Feb 1, 2016
How do we quantify suffering? The question seems even stranger – almost inhuman – when we ask how we calculate the value of a life that has been taken from us. I’m probably safe in assuming that only insurance companies go around asking this sort of question. Most normal people would give anything and everything, sometimes even their own lives, to have their spouse or child brought back to life after a tragic accident.
In sharp contrast, personal injury lawsuits are, for better or worse, about how much money is required to make a person whole again after an accident. How can such a question be answered in the context of fatalities? The answer may surprise you.
The Supreme Court of Canada has held that the loss is “capped” at $100,000.00. With inflation, the current highest award in Canada is $135,000.00. This doesn’t mean you’ll get $135,000.00; the award is routinely much lower.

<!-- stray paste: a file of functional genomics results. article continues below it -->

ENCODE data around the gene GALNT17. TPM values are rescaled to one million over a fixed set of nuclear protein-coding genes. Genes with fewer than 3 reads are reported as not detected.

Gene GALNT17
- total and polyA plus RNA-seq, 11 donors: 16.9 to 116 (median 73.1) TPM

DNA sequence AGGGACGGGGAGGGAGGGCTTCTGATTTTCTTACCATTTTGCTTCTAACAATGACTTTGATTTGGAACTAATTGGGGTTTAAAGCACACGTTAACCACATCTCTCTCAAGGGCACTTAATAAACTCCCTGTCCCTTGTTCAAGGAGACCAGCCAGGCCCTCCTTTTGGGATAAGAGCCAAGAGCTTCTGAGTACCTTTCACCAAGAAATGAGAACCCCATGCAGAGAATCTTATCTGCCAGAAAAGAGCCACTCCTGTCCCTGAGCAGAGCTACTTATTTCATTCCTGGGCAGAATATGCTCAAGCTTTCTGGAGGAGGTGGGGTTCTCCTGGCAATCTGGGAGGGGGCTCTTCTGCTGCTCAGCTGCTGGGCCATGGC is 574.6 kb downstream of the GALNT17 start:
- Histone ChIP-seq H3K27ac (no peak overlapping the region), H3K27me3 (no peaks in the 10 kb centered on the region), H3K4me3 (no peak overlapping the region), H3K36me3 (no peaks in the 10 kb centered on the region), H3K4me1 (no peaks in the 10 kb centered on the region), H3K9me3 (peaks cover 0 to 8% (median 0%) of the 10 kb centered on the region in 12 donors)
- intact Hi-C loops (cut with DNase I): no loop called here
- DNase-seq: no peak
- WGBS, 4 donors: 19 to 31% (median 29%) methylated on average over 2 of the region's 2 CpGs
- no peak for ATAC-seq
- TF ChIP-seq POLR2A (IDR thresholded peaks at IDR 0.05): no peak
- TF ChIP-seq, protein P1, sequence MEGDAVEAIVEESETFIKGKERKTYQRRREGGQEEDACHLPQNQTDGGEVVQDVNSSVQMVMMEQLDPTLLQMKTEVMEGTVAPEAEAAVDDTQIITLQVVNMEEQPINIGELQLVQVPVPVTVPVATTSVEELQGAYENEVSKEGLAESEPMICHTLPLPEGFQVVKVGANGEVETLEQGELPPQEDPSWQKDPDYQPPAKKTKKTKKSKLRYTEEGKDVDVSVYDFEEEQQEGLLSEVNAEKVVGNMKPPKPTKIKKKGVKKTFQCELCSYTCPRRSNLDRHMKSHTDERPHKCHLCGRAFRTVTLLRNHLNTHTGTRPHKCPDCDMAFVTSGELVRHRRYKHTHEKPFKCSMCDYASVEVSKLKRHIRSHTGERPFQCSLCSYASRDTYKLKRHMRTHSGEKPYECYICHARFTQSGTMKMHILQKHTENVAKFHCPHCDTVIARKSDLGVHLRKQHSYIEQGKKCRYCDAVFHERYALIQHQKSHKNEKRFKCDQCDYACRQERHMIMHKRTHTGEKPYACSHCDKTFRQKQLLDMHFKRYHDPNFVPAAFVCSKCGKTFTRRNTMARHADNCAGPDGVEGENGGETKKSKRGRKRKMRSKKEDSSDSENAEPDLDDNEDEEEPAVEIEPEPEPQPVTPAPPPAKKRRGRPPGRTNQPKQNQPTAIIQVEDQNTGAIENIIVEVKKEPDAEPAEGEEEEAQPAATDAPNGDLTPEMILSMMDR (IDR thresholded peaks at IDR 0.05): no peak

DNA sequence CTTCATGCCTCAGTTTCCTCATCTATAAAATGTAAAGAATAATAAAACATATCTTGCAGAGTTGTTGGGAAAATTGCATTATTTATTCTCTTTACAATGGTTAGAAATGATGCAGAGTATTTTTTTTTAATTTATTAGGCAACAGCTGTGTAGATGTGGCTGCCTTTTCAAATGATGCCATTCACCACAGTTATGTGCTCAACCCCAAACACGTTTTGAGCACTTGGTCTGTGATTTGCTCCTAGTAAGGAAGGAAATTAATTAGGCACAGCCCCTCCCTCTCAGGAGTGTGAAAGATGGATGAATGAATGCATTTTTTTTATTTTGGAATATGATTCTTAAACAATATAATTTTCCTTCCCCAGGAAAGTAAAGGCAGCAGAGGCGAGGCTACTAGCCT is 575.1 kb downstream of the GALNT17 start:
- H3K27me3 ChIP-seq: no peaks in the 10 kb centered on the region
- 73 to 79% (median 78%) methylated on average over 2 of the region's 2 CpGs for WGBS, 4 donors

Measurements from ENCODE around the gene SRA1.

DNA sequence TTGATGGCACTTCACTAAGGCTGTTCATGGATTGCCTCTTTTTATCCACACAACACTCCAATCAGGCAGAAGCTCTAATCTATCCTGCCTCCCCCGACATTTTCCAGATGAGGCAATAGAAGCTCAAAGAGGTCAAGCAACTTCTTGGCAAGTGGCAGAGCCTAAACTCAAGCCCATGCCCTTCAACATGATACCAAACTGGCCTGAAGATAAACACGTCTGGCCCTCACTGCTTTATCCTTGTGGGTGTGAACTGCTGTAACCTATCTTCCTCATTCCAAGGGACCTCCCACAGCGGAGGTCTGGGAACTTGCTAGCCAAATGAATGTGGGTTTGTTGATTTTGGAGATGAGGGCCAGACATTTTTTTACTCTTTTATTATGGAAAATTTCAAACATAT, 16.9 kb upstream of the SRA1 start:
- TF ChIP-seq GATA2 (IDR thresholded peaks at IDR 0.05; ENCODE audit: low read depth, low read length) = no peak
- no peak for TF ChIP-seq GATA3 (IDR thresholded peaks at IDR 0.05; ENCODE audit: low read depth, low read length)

The highest awards are in fact reserved for those who suffer catastrophic, quadriplegic injuries. Your lifetime of grief and anger is typically worth less on the whole than most other cases. That being said, it’s hard to imagine a more devastating loss.
So where does that leave us? If the Civil Courts cannot find ways to adequately compensate people for the loss of a loved one, where else can people turn? Criminal penalties for at-fault motorists, though rarely given or deserved, might temporarily satisfy a thirst for revenge, but they cannot help a person move forward with their lives. Only a civil award can, for example, enable people to obtain funding for much-needed psychological treatment and counseling. As things stand, we’re a long way from realizing the true value of tragedy.